by Jose Antonio PhD FISSN – First let’s get the acronyms out of the way. HIIT stands for high-intensity interval training; LISS stands for low intensity steady state cardio. HIIT is sometimes abbreviated HIT. One form of training is hard and painful (HIIT) but doesn’t last as long whereas the other is not quite so painful (depending on how long you do it) but takes a longer amount of time. Is one better than the other for losing fat?
I’ve always found this question a bit odd. It’s like asking which wheel of the bicycle is more important. The front or the back one? Uhhhh…they’re both important.
Now before I give you the punch line, what’s the data say? With so many HIIT fanatics out there, one would think that doing LISS is a total waste of time. First of all, let’s change the definition for a second. I instead would call it SSC (stands for steady-state cardio). Why? Because there is this misguided impression that SSC has to be low intensity. Try training with a collegiate distance runner on their ‘easy’ days. SSC in that case could be a sub-6 min per mile pace for several miles. You think that’s easy? Low intensity? Bwwaaaaah….You’re a fool if you think that’s easy.
So part of the answering the debate of SSC (LISS) vs HIIT is one of redefining SSC. SSC can be quite difficult and painful. If it is not, then you’re a jolly jogger and not a runner. Or a jolly biker, paddler, swimmer, etc. You get the picture.
What’s the data say on SSC?
Let’s check out a few studies. A long-term supervised aerobic exercise training program was administered to 41 obese children (21 boys, 20 girls; 11 years old). The 2-year training program was performed during the daily school life. Lean body mass increased throughout the 2 year study while the total body weight decreased; the weight loss is attributed to a decrease in fat.(1) What? You can lose fat doing SSC?
What if we directly compared high intensity interval training (HIIT) versus continuous aerobic exercise training (CONT)? In 38 previously inactive overweight adults there was a significant reduction in android fat percentage in CONT but not HIIT. Wait. I thought HIIT was soooo much better? The authors stated that “HIIT may be advocated as a time-efficient strategy for eliciting comparable fitness benefits to traditional continuous exercise in inactive, overweight adults. However, in this population HIIT does not confer the same benefit to body fat levels as continuous exercise training.(2)” Furthermore, aerobic exercise is an effective approach to reduce visceral fat besides in overweight male CKD patients.(3)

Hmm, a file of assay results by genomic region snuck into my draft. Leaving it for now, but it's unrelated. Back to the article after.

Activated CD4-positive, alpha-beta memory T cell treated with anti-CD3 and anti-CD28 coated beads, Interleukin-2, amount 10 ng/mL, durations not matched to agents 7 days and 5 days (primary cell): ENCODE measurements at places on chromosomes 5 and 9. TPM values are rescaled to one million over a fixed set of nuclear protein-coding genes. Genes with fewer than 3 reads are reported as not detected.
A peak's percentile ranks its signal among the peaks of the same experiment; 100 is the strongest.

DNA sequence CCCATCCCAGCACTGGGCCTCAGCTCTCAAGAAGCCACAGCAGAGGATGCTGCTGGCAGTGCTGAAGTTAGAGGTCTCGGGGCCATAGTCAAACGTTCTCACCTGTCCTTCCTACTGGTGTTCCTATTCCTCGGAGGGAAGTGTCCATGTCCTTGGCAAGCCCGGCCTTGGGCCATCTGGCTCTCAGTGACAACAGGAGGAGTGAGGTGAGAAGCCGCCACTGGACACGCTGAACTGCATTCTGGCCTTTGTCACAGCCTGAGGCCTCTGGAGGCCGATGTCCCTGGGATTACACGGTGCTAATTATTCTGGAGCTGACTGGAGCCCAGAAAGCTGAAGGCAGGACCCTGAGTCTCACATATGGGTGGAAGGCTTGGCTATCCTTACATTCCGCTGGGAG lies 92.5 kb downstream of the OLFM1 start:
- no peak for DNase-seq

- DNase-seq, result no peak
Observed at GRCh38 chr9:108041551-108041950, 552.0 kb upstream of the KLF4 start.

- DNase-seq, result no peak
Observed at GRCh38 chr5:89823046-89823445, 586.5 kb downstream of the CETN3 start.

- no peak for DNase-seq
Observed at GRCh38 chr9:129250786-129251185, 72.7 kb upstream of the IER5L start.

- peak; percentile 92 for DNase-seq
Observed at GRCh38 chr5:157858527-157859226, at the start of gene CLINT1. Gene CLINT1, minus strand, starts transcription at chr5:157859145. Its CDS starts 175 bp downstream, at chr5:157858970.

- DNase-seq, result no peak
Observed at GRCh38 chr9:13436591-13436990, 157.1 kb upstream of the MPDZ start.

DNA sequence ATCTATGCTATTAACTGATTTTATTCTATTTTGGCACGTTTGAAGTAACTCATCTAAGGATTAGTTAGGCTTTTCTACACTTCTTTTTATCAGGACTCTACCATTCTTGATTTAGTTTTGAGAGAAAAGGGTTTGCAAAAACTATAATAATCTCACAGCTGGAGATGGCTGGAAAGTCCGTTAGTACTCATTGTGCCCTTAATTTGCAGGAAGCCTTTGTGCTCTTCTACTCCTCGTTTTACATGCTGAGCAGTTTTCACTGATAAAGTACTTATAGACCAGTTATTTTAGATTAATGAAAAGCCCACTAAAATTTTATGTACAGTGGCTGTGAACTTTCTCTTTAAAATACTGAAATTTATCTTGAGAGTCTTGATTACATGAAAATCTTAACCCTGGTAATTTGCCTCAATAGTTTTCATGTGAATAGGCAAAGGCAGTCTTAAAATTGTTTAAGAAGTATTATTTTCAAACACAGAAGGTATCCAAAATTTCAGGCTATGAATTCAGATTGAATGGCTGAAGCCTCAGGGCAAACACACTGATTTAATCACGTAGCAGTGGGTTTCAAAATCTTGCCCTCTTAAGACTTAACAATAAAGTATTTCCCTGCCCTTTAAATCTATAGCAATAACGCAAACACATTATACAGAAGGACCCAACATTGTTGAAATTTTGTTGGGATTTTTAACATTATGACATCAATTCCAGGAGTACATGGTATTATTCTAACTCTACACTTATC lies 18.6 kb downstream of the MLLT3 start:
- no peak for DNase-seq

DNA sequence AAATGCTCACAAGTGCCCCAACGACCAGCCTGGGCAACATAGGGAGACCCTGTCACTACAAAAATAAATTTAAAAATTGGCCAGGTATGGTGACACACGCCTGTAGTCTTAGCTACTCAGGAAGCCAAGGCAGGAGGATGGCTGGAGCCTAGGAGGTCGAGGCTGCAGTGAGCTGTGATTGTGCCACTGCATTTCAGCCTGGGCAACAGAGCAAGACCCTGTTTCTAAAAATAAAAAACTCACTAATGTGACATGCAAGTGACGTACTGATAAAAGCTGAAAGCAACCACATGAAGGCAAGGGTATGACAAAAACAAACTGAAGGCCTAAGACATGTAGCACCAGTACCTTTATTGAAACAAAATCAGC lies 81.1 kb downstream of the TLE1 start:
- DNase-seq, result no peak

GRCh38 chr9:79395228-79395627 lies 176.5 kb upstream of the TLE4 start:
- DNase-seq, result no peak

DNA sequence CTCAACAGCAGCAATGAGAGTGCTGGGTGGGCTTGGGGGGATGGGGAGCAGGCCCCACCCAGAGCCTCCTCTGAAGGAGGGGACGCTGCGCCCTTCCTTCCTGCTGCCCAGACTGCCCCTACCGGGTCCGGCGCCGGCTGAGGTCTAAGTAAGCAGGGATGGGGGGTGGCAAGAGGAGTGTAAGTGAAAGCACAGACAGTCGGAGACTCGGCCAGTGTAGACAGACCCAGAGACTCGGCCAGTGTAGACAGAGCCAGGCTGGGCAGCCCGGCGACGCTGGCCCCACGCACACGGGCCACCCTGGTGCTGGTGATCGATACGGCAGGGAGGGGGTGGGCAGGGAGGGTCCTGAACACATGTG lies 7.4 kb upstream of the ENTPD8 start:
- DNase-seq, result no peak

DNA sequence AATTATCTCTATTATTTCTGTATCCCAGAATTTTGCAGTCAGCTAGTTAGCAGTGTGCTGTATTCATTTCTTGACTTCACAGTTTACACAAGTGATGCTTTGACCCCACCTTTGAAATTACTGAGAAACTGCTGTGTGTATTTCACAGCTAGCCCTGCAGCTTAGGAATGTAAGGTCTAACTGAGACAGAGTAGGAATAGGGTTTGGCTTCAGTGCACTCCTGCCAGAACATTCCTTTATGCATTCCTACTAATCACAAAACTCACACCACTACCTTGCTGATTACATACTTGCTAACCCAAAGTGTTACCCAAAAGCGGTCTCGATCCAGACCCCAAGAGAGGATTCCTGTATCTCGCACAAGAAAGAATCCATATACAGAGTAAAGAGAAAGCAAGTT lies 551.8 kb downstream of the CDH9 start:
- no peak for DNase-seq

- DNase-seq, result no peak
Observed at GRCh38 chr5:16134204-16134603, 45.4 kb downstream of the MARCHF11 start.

Certainly other studies confirm the benefits of traditional aerobic (i.e. SSC) training. Two months of aerobic cycling training improves body composition in young women.(4) Also, daily moderate intensity aerobic exercise is effective at reducing abdominal fat mass, while high intensity exercise improves cardiopulmonary function.(5)
First of all, let’s get one thing clear. HIIT is not a new way of training. You can go back 70 years ago and find that famed distance runner, Emil Zatopek, was one of the first to utilize the interval training method. HIIT has been used by endurance athletes for decades. I find it somewhat amusing that folks in the ‘fitness industry’ feel like they’ve discovered some novel form of training. It’s the greatest thing ever some exclaim. Better than sliced bread, the zipper, and penicillin combined! So what’s the deal with HIIT? Does it burn fat fast?
In a recent study, HIIT was found to be more effective than SSC. The HIIT folks are saying “See, I told you so!” In this study, 54 people with intellectual disabilities (not your typical sample) were trained via: sprint interval training (n = 17), continuous aerobic training (n = 15) or control (n = 14). “Compared with continuous aerobic training, sprint interval training seems to result in better outcome.(6)” Also, short-term low-volume HIT is a time-efficient strategy to improve body composition and muscle oxidative capacity in overweight/obese women.(7) In a fairly large study, 60 female university students were randomly assigned to either a HIIT group, the moderate intensity continuous training (MICT) group or a non-training control group. After 12 weeks of training, both type of training produced significant improvements in the subjects’ body composition, left ventricular ejection fraction, heart rate at rest, maximal oxygen uptake and ventilatory threshold. However, the HIIT group achieved better results than those in the MICT group, as it was evaluated by the amount of the effect size.(8)